Becoming an American citizen

From Meggan Ellingboe, The Daily Circuit assistant producer:

On The Daily Circuit this morning, we aired a couple pieces featuring new citizens taking the Naturalization Oath of Allegiance to the United States of America at the Fitzgerald Theater. When Tom Weber said he interviewed a couple of new citizens for the show, I recalled my ceremony and the American flag I received nearly 30 years ago.

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Now “recall” is a loose verb as I was only 3 years old, but it’s an event with an oral history told to me over the years. Below is a bit of what my mother had to say about my my big day becoming a citizen of the United States alongside my brother:

“Both of our children Meggan and Mason were adopted from Korea, in 1981 and 1986. They were exciting days as each of them became citizens. It marked the end of a long process for them and for us–from when we first saw a picture of them in Korea to when the adoption process was completed and they could rightfully become American citizens. There was a sense of pride for us and especially for them as we made the trip to St. Paul to the International Center. There was a ceremony there for all people becoming citizens that day. We remember people of all ages and ethnic backgrounds crowded into a room. The adults would have had to have taken classes and passed some testing. The children who were adopted, like ours, would become citizens once the formal adoption process was completed and an application was made for naturalization. We were allowed to take the oath for our children as their parents. I remember seeing people with tears in their eyes and a huge sense of accomplishment and hopefulness as the ceremony ended. Each person got an American flag and left the building waving those in excitement. It felt as if America was opening its arms to everyone there that day. We celebrated with our children by taking them out to eat and calling their grandparents.”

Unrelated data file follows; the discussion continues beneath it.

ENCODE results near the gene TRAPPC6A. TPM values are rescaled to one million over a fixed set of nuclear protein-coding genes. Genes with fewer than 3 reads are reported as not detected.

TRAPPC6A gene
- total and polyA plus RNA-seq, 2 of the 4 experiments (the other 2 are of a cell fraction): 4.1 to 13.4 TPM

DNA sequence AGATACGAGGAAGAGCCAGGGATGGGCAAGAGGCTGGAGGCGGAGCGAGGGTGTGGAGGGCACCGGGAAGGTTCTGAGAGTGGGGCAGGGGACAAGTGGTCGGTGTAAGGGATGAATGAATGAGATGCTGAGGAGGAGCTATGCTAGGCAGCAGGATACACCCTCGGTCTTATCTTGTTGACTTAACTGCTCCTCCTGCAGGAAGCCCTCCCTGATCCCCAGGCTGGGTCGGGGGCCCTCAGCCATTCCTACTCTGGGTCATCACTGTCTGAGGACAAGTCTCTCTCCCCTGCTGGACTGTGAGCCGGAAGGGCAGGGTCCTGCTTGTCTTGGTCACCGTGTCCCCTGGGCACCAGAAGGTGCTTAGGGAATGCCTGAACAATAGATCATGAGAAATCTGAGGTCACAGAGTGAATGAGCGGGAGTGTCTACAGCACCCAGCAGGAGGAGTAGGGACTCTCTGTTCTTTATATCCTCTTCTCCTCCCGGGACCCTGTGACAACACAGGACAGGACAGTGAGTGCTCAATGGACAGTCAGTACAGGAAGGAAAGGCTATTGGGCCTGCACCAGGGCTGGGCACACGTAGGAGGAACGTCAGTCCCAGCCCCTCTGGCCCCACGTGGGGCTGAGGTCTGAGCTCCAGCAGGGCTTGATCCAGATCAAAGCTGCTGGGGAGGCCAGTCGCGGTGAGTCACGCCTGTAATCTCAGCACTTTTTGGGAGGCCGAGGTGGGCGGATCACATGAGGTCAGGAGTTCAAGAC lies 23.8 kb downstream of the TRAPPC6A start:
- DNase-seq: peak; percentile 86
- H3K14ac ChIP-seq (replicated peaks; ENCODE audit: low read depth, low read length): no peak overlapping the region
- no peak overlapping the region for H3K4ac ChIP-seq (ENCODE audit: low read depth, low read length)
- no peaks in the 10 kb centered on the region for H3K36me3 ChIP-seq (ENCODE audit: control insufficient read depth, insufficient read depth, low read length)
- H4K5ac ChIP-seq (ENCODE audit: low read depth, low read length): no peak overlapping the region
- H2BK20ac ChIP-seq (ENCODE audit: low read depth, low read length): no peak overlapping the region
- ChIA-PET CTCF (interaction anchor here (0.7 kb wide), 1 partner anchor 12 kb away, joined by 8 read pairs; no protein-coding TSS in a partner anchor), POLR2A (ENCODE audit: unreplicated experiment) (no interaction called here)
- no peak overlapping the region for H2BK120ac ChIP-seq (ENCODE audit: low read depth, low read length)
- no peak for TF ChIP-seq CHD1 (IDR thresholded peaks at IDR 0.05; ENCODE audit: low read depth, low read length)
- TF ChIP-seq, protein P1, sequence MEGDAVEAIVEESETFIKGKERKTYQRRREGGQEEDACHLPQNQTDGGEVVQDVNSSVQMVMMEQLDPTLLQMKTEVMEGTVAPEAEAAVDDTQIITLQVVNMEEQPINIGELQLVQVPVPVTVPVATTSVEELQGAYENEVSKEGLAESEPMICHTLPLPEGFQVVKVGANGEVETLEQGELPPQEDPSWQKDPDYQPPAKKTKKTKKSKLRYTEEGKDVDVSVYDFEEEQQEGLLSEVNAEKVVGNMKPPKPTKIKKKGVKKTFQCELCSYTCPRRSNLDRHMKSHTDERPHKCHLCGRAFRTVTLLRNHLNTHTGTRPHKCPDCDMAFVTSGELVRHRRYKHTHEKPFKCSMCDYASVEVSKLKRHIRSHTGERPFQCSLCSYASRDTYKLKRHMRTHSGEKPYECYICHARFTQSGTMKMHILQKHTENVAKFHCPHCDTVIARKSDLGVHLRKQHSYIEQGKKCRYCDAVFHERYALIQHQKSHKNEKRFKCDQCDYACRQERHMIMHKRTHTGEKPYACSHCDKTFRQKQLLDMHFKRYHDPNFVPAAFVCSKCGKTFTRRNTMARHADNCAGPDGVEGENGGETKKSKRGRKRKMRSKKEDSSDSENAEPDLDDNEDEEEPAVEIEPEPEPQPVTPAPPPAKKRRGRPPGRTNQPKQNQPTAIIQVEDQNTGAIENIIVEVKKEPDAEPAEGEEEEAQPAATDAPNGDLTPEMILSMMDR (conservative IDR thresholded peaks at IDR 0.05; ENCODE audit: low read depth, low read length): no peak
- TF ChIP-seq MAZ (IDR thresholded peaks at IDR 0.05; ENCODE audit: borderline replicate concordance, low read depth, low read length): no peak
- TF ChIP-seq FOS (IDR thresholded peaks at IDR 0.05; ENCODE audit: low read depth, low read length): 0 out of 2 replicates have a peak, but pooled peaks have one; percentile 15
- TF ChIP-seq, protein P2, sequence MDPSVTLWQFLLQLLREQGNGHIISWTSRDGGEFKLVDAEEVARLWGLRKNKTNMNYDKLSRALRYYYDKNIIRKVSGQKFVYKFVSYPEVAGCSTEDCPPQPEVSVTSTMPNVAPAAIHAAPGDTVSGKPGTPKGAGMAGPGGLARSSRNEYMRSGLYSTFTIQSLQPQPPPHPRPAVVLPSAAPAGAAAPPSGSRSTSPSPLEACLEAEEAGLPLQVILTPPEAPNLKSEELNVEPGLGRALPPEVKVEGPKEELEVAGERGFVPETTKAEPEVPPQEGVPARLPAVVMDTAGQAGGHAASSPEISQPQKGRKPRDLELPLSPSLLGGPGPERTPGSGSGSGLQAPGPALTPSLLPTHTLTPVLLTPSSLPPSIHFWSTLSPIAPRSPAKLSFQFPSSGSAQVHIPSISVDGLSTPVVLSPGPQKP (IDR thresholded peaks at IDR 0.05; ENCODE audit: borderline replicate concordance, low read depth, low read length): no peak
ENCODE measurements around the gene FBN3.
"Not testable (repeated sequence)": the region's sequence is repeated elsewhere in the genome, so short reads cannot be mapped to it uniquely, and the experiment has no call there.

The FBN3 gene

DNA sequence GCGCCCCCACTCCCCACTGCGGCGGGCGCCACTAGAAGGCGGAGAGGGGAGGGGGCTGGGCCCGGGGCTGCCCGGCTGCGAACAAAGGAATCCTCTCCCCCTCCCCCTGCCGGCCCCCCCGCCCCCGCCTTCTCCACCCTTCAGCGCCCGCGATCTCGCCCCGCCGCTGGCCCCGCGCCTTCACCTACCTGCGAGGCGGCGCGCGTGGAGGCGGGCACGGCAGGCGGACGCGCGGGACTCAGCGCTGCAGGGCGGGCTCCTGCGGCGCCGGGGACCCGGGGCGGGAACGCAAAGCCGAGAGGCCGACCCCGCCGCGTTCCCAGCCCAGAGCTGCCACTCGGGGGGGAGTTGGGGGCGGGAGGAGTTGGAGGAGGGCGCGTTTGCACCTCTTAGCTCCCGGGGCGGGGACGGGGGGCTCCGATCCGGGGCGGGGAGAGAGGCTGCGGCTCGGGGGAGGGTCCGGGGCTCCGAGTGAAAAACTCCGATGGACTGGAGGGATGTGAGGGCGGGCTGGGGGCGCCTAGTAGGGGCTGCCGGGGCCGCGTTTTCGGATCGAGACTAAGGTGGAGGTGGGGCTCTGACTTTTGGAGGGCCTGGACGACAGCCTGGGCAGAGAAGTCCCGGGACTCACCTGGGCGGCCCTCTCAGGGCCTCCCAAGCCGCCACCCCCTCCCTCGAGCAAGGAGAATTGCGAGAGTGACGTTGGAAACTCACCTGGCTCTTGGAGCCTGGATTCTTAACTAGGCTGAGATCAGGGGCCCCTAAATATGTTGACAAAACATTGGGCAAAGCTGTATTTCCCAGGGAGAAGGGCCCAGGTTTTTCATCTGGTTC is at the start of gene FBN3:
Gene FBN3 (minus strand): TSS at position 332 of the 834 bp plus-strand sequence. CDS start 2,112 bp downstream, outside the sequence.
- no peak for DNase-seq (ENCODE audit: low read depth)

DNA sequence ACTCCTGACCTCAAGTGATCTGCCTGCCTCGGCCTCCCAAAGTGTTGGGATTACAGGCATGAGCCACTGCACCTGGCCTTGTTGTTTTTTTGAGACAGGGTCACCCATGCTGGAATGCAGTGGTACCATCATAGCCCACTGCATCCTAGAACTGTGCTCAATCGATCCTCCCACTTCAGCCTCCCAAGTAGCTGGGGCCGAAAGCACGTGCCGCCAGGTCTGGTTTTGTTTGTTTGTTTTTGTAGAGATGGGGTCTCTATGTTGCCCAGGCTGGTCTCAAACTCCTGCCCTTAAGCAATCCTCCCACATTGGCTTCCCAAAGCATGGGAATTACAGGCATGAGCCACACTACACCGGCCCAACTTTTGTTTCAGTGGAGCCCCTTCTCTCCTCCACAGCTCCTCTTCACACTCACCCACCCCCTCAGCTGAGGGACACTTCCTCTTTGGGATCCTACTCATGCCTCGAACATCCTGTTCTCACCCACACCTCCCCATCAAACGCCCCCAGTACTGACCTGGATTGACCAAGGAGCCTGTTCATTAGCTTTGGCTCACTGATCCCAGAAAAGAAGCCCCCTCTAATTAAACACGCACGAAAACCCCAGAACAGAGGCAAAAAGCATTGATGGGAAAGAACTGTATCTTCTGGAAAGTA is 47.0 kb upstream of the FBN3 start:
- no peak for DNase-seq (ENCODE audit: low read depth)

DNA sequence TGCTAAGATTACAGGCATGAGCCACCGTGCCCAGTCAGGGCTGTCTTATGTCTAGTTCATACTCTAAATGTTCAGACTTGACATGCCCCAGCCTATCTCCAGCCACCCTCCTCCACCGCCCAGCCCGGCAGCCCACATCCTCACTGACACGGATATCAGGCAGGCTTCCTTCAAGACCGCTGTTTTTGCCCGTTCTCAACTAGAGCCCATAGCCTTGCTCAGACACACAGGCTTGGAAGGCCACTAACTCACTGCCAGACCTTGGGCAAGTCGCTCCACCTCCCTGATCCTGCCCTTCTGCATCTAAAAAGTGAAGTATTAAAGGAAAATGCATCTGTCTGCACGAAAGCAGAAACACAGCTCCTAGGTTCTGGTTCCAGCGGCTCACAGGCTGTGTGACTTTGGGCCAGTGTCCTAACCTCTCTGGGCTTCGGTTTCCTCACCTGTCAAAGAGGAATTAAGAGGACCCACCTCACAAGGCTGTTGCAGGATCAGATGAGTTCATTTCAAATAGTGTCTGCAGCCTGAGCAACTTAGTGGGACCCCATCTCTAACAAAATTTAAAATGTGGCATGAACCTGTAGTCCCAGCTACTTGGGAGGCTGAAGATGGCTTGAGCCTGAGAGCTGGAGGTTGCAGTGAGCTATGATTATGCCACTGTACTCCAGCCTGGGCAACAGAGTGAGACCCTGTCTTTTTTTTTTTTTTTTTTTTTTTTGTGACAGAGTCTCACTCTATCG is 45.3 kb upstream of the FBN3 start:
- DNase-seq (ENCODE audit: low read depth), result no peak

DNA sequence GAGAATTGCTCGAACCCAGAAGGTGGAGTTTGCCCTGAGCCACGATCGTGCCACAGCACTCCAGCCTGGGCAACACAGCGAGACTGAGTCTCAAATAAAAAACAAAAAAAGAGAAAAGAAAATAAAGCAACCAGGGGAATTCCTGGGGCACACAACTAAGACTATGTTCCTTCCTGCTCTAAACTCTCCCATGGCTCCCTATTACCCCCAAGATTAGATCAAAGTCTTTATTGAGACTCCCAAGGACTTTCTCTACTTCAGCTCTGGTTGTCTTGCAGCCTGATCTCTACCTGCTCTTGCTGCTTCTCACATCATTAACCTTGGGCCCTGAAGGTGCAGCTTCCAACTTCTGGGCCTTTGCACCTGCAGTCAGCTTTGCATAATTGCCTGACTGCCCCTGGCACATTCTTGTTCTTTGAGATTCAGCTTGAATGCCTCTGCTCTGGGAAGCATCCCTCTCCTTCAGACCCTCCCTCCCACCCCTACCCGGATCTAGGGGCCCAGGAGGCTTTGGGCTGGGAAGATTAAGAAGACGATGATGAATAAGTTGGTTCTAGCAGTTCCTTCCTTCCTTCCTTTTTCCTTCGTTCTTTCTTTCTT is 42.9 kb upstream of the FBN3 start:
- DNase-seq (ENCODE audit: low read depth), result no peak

-Meggan Ellingboe, assistant producer